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Why Are We Living In A Prison Of Light ?

  1. Aug 16, 2005 #1
    Relativity has set an upper limit for all speeds , the speed of light . But the problem we can not perceive any thing going greater than the speed of light , that's our vision limit neither can we experiment with . If superstring theory predicts a universe with ten dimensions and we are only experiencing four including time . Can't the same apply for speed ? . That's we cannot go beyond our senses capability . Could'nt there be things going faster than the speed of light that we cannot see ?.
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  3. Aug 16, 2005 #2


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    The speed limitation is not like the dimension question. String physicists found they needed the extra dimensions and since we don't see any, they had to hide them, which they did by curling them up tinier than fundamental particles. But the relativity speed limit arises out of basic physics; it is a conclusion not a finesse.

    Nobody can say what the physics of the far future may be like, but relativity and its speed limit have passed an enormous number of physical tests; they are the basis of all the atom smashers, and those machines wouldn't work if the facts of relativity weren't what they are.
  4. Aug 16, 2005 #3


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    Also, traveling faster than the speed of light would not preclude us from seeing an object any more than traveling faster than the speed of sound precludes us from hearing it.
  5. Aug 16, 2005 #4
    How can you hear a sound you are moving faster than ; it would'nt catch up with you ? .
  6. Aug 16, 2005 #5
    How can you hear a sound you are moving faster than ?, it would'nt catch up with you.
  7. Aug 16, 2005 #6


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    What if you go towards the sounds source? You'll hear it...
  8. Aug 17, 2005 #7
    I am not sure about that . But in the case if a source is travelling toward you with a speed exceeding the speed of light .By the time you see it , it would have gone .
  9. Aug 17, 2005 #8


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    Ever heard a sonic boom?
  10. Aug 17, 2005 #9
    I think with sound the story is different , you will hear sound at the speed of sound whether the source is moving away from you or toward you at any whatever speed the source is moving .

    but in the case of seeing a source moving at speed greater than the speed of light , you have two cases :

    1- if the source moving away from you , you wouldn't able to see it because it is moving faster than your ability to see it .

    2- if the source moving toward you, you wouldn't able to see it either because by the time you see it , it would have gone .
  11. Aug 17, 2005 #10
  12. Sep 22, 2005 #11
    from what i hear about the speed of light, you cant travil faster than it because of time, the faster you go the slower time becomes, and time reachs stoping point at the speed of light, go faster than speed of light, and you go back in time as it was, but strange things could happen like feed back in space. lets say light was just feed back in space if you reached the speed of light, you would just turn into light! but thats just my thiory. could light be feedback in space?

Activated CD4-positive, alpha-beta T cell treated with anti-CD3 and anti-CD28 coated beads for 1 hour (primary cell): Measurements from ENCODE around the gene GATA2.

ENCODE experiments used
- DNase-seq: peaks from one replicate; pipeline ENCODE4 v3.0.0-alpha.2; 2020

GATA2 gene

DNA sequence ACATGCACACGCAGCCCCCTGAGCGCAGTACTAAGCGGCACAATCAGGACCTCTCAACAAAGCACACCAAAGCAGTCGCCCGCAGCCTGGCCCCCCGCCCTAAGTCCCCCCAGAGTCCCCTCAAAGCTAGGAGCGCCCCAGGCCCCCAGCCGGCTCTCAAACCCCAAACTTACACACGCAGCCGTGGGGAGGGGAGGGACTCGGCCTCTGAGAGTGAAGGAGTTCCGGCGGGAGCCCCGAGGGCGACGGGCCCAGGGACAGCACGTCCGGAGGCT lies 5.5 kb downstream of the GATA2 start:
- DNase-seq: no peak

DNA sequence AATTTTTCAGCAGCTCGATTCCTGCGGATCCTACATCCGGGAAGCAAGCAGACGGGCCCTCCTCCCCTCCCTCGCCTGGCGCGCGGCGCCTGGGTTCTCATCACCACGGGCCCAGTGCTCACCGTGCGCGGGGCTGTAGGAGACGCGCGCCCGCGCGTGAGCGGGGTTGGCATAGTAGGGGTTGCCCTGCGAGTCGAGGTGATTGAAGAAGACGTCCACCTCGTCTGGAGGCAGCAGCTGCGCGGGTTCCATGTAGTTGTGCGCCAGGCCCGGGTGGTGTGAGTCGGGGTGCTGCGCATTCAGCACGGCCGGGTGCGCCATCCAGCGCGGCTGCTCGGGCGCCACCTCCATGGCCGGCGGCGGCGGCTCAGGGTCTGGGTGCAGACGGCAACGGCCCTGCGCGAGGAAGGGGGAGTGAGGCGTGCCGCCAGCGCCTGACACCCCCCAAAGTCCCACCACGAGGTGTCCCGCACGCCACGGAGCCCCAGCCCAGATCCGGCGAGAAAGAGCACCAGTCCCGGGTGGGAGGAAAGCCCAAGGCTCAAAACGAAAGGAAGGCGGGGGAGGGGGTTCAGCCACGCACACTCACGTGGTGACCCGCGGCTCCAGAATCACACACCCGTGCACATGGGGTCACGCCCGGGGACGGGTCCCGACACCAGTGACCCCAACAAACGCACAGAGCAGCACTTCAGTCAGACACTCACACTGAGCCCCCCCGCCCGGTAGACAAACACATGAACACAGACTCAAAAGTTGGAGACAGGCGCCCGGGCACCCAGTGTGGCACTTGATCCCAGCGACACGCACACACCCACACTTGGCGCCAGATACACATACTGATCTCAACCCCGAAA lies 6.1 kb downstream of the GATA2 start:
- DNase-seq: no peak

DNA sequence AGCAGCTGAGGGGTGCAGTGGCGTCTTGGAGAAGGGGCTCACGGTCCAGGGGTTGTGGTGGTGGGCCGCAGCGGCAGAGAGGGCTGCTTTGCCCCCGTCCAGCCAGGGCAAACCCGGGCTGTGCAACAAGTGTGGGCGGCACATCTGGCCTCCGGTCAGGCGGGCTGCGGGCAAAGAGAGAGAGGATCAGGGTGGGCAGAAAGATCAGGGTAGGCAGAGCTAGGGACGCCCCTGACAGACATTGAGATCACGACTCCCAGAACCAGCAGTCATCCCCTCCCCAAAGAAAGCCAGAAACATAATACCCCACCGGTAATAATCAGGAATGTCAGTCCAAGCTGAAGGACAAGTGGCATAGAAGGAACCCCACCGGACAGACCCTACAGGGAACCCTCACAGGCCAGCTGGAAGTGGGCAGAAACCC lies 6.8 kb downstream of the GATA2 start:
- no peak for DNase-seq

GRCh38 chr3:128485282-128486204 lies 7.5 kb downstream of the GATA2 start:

13. Sep 26, 2005 #12
    But what is time? Time is just a measure. Light is in all matter so i guess "faster" than light doesn't have any physical meaning.
  14. Sep 27, 2005 #13
    Well, I think something could travel faster than light, but the only way to know that it was at a given location is with the use of light.

    So, if particle A traveled to place B at faster than the speed of light, we would only know it got to place B once light reached that point, right?

    And since we only justify something's existence or 'truth' once it is proved, things are limited to how fast light moves, because light is the basis for proving a change?

    I know I'm not using very good physics terminology, but the logic is there I think.

    We say things can not move faster than light because to know it moved faster than light we'd have to use light to gauge or prove it, and light has its limitations, and a measurement cannot exceed its limitations. There is only one PROVEABLE maximum speed, and that is light, anything else can't be proved to have realistically moved faster, right?
  15. Sep 27, 2005 #14
    Not necessarily true. Velocity is distance/time so if you know an objects location at any 2 points and the time that it took to go between them then you may not be able to measure the object while it's moving but you can determine what it's speed was. By knowing the objects location (in relation to the observer) you can figure in any lag time needed for the light to reach you.
  16. Sep 27, 2005 #15
    How can you know the time without knowing the velocity first, because there's no way to measure the time it took to get to the second location if it moves faster than light.
    Last edited: Sep 27, 2005
  17. Sep 27, 2005 #16
    Let's say you see an object in the sky and note the time. Sometime later the same object appears at a different position and you note that time as well. Assuming that you know the distance between the two points and from yourself it's simple math to figure out how fast it had to travel to cover that distance in the given amount of time.
    If the object truly traveled FTL then it would show up in the second location first though.
    Last edited: Sep 27, 2005
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